Saint Peter and Saint Paul 28th June 2020

Dear friends in Christ,

Welcome to this week’s Bishop’s Blog!We have an answer to prayer as we now prepare to welcome the Faithful back into our churches for the public celebration of Holy Mass, albeit with many restrictions still in place. The ‘hoops’ through which we must leap will serve to show our love for the Mass, Christ’s supreme gift to the Church.Feast Days are a strong feature of our Catholic heritage. Apart from the Liturgical year itself, we have days devoted to the memory of particular men and women and children who have left us moving and outstanding examples of faithful lives. This past week has been delightful. Saints Thomas More and John Fisher, the birth of Saint John the Baptist, Our Lady of Fernyhalgh have all appeared in the calendar, and invited us to spend time in their company.Today we mark a double celebration, remembering two giants of Christ’s disciples, St.Peter and St.Paul. they could so easily have divided the early Christians. Instead, they are found working together to establish the Church. St.Peter, the first Pope, the rock on which the Church is founded; St.Paul, the architect of the structure built on that rock. Without Peter, Paul, for all his hard work, would have been building on sand. It is to his eternal credit that he realised this and acknowledged Peter’s Christ-given authority. It is to the credit of those early leaders of the Church that we remember these great saints complementing one another, not in competition with each other.At the time I was called to be Bishop of Lancaster early in 2018 I didn’t have a passport. It had lapsed in 2014 and I saw no need to renew it. All of a sudden life changed. A trip to Rome was looming, a place I had never visited, and to be honest, had no great desire to visit.Someone once said, ‘If you are prone to sea-sickness you should stay away from the engine room’! I had enough to sustain my life as a faithful Catholic here in the UK. The trip to Rome was not my idea, it had come from elsewhere. But then, I remembered old photos Dad had shown us from his war years. He had been here. I was following in his footsteps. That changed things a lot.Three nights in Rome in February. Grey, wet, cool and quiet. The Holy Father was away on his Lenten retreat, so we stayed at his place, Domus Sanctae Marthae. We made time to visit the tombs of Saint Peter and Saint Paul. It takes time to appreciate the significance of these places. You bring them home with you. These Saints still serve Christ; they bring us closer to our Christian roots, giving a sense of what we are part of. Beyond that, they will not rest until we have each opened our hearts to Jesus Christ, the Lord.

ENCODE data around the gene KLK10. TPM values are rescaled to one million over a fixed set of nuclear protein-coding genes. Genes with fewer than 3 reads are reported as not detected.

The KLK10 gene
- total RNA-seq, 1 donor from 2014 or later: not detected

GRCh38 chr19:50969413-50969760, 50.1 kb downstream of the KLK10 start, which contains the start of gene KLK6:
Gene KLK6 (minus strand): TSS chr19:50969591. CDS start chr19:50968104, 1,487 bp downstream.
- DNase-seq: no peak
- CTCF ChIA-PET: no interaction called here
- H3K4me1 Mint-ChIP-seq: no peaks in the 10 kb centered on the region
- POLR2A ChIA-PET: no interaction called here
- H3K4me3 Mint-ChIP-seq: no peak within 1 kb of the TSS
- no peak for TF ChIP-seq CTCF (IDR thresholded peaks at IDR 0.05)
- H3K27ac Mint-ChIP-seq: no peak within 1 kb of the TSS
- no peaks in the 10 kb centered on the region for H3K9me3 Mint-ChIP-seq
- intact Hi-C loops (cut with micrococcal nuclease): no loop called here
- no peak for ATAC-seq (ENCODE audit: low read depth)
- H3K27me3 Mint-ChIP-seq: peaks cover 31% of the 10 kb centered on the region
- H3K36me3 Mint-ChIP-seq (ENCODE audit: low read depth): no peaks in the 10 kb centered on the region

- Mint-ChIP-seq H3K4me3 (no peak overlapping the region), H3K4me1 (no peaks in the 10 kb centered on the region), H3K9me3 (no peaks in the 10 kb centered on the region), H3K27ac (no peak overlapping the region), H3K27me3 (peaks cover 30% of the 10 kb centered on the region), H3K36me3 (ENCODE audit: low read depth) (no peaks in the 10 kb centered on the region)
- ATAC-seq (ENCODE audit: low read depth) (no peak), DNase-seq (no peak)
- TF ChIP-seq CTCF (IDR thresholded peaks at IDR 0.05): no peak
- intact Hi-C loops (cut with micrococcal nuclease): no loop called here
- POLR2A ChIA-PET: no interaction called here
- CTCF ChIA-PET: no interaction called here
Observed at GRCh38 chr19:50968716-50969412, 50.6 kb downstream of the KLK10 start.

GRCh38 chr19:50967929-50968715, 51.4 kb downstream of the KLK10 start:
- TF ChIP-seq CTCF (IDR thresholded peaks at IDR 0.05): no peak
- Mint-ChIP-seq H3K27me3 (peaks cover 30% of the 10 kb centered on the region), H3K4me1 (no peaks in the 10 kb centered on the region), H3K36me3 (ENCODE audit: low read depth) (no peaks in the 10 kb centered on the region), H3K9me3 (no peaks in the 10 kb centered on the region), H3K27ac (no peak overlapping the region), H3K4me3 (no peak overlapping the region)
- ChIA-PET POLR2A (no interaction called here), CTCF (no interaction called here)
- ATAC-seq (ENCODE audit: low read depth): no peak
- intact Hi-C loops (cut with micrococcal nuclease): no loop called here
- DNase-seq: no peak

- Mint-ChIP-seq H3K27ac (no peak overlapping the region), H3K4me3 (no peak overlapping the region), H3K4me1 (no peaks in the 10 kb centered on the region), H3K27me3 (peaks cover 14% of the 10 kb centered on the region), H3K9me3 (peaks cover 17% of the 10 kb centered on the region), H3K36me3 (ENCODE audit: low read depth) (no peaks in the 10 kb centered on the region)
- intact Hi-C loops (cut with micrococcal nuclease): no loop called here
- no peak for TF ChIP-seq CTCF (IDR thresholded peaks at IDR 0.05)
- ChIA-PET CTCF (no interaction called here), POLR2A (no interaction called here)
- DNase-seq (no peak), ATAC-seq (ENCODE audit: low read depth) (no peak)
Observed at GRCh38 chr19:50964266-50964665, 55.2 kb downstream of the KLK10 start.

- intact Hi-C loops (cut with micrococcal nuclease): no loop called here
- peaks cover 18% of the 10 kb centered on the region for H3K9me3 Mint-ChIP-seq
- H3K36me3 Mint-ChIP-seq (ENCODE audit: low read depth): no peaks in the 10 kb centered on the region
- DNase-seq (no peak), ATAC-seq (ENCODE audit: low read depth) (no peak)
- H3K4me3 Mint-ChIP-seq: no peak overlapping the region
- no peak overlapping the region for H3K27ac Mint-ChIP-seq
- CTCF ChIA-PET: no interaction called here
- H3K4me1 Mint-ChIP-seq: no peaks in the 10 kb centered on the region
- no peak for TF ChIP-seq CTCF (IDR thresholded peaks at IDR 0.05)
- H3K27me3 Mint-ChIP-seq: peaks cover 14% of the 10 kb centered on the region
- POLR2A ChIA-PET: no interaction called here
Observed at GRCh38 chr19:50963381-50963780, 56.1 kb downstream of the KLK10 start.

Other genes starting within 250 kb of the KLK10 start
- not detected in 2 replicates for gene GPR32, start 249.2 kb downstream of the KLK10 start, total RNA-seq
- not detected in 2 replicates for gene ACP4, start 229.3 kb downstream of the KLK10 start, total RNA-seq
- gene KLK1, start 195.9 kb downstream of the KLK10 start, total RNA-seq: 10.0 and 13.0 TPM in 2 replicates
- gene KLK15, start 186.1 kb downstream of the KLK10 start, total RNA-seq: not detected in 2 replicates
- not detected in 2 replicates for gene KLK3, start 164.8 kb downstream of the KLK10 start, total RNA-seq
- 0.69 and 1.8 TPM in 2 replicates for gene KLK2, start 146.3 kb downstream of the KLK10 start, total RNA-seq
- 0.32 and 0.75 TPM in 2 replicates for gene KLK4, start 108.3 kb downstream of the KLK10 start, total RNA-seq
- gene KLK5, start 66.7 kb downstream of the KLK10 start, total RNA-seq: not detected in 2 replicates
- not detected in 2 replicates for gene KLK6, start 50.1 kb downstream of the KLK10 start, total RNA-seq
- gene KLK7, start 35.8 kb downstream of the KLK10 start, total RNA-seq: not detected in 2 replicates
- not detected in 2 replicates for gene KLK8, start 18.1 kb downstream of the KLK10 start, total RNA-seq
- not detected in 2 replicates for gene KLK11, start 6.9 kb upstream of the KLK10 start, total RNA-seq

They also invite us to overcome our often petty, sometimes serious, differences in order to remain true to our Saviour.
Saint Peter, rock on which Christ founded His Church, pray for us.
Saint Paul, foremost teacher of the Catholic Faith, pray for us.

With my blessing,
+Paul

Paul Swarbrick

Bishop of Lancaster